Posted: Monday January 2, 2012 9:14AM ; Updated: Monday January 2, 2012 10:02AM
Peter King
Peter King>MONDAY MORNING QB

MMQB (cont.)

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Fine Fifteen

Broncos leave a lot to be desired
Source: SI
SI.com's Andrew Perloff says despite winning the AFC West title, the Denver Broncos are no more than a middle-of-the-road team.

1. Green Bay (15-1). Doubt it will matter, but sitting Aaron Rodgers Sunday means 20 days between Rodgers playing in a game ... between the Dec. 25 game versus Chicago and the Jan. 15 divisional tilt.

2. New Orleans (13-3). Lost Mark Ingram for the year, with a reaggravation of his nagging turf toe. Amazing how it seems almost meaningless now, the way the Saints are clicking. Scored 42, 45 and 45 the last three weeks, and the scary thing is, they could have had more.

3. San Francisco (13-3). Doubt defensive coordinator Vic Fangio had a pleasant flight home from St. Louis, after watching the Rams get two rushing touchdowns. Niners had allowed one in the previous 15 games.

4. New England (13-3). Not to rain on the Pats' top-seeded parade or anything, but foes threw for 4,703 yards on New England this year. That's so bad it's almost scandalous -- 1,348 more yards in the air than the Patriots allowed in 2009.

5. Pittsburgh (12-4). I have no idea how Tim Tebow is going to score more than three field goals Sunday. I'll almost be surprised if he put up that many points.

6. Baltimore (12-4). First home playoff game of the Harbaugh Era 13 days from now, and if Cincinnati can beat T.J. Yates and the Steelers can handle Tim Tebow, you'll never guess who will march into Baltimore for the game. Clue: Uniforms are black and gold.

7. New York Giants (9-7). We know they can score, and the pass-rush is a swarm, and the Giants will be a tough out if they can cover anybody.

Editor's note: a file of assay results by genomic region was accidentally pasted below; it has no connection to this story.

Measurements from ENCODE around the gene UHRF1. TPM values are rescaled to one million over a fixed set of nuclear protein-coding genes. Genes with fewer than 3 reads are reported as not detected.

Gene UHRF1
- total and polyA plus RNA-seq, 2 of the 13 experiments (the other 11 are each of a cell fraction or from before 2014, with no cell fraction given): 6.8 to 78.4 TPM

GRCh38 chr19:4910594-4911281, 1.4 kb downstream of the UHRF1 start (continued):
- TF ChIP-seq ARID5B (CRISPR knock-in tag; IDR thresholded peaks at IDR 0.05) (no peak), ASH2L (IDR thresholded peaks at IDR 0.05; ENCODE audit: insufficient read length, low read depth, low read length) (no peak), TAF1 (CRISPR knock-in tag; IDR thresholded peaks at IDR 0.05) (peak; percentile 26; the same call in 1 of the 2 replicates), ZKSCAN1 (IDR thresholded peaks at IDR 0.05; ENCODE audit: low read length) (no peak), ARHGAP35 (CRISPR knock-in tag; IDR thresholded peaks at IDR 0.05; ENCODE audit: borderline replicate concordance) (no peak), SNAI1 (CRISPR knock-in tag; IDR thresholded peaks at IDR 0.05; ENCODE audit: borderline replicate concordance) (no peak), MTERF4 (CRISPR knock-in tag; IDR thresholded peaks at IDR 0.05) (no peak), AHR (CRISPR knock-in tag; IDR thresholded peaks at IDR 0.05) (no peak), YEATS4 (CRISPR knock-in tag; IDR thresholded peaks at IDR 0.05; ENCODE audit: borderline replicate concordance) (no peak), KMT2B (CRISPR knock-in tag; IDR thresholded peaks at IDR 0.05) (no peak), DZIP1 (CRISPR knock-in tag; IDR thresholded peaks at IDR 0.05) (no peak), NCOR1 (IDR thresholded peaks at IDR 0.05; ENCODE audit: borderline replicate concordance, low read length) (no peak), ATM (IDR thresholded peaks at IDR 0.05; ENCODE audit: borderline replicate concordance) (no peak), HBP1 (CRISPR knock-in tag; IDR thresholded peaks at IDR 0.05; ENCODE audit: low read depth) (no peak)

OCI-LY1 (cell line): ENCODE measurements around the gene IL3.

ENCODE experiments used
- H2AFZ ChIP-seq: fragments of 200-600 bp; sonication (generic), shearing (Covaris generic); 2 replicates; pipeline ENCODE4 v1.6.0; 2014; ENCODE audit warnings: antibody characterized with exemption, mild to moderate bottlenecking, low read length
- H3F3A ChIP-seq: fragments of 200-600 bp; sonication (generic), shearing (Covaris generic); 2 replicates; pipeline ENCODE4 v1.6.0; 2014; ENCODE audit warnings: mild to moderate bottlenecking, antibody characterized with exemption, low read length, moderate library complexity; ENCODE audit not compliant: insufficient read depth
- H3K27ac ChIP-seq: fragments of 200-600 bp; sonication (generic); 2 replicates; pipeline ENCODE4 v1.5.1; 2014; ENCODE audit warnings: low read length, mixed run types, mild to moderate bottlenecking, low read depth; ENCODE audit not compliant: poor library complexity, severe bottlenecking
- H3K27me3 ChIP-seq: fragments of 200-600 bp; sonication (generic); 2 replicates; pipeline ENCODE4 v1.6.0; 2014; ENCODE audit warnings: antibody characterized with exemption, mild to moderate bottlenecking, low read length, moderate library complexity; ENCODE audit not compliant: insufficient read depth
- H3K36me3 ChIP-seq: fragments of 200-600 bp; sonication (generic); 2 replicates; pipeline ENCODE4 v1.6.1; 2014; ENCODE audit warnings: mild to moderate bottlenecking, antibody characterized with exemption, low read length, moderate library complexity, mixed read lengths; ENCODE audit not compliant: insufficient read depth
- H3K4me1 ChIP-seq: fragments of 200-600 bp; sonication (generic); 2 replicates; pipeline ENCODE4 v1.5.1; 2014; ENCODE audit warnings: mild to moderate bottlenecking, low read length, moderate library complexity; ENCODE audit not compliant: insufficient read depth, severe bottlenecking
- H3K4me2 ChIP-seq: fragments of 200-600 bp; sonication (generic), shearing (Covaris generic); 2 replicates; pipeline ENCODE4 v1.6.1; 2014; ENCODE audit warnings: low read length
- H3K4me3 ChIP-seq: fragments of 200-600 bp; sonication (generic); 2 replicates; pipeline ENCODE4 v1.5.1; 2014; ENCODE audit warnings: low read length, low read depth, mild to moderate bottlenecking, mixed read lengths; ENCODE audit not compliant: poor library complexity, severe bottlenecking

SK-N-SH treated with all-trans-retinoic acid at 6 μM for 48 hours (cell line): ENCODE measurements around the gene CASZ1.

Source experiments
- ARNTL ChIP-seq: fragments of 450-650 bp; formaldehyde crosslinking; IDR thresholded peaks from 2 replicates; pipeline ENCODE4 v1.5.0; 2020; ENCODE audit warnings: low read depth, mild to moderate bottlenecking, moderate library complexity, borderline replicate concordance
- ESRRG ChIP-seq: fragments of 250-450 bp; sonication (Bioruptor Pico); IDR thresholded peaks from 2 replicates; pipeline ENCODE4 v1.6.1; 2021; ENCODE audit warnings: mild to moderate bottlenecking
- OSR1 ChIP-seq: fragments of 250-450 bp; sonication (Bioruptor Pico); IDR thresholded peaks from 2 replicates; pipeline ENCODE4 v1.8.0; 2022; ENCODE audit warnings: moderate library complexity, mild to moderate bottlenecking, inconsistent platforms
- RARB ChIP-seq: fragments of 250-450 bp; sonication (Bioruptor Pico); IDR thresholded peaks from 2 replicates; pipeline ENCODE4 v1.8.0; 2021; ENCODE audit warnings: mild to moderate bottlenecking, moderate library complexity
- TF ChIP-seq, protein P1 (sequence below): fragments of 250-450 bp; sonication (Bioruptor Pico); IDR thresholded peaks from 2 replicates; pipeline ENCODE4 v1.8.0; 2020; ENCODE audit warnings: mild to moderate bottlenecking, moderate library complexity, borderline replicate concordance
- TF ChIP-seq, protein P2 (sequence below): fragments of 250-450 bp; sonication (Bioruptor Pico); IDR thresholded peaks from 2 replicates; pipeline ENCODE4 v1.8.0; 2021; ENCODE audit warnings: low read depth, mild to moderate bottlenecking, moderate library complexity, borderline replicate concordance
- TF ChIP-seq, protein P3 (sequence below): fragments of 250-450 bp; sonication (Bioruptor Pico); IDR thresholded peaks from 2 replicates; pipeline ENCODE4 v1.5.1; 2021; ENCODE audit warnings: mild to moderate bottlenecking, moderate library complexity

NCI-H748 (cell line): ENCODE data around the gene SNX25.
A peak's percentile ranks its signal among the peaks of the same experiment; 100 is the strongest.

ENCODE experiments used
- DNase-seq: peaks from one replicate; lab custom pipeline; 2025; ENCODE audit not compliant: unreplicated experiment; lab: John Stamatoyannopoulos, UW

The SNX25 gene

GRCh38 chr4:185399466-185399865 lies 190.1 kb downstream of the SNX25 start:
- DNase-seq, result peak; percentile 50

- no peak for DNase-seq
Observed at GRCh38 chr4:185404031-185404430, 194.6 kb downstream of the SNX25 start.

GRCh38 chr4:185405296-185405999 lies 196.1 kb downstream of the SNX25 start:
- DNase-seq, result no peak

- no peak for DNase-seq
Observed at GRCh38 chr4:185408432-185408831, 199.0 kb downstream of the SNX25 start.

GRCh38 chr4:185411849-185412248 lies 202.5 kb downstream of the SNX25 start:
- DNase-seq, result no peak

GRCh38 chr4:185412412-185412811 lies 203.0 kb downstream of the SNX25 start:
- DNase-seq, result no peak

8. Atlanta (10-6). Delighted to see Tony Gonzalez sign up for one more season, and thrilled to see him get one more shot at his first career playoff win. That's right. The man has 1,149 catches, second in NFL history in receptions, and has never been on a winning side in a playoff game. His teams are 0-4 in the postseason.

9. Detroit (10-6). How will Jim Schwartz convince his players they have a chance to beat Drew Brees on the road after surrendering 480 yards to a backup quarterback Sunday?

10. Philadelphia (8-8). Won its last four by an average of 19.8 points.

11. Arizona (8-8). Cards went 7-2 in their last nine. Not in any dominating way, but impressive enough.

12. San Diego (8-8). Best team in the AFC West at season's end, but there's this weird thing about the NFL. Something about six-game losing streaks being bad for your playoff health.

13. Tennessee (9-7). Quirky stat of the week: Titans won four games after Thanksgiving, scoring 23 in each win.

14. Houston (10-6). Entering the postseason as meekly as, and with as little momentum as any team since ... well, Denver.

15. Cincinnati (9-7). Healthier than their Saturday playoff foe, and probably a little better overall. But it's hard to believe in a team that beat one team with a winning record this year, and that team (Tennessee) finished 9-7.

The Award Section

Offensive Players of the Week

Hard not to pick the two guys who combined to throw for 1,000 yards Sunday in the breezy, cold snow of Lambeau.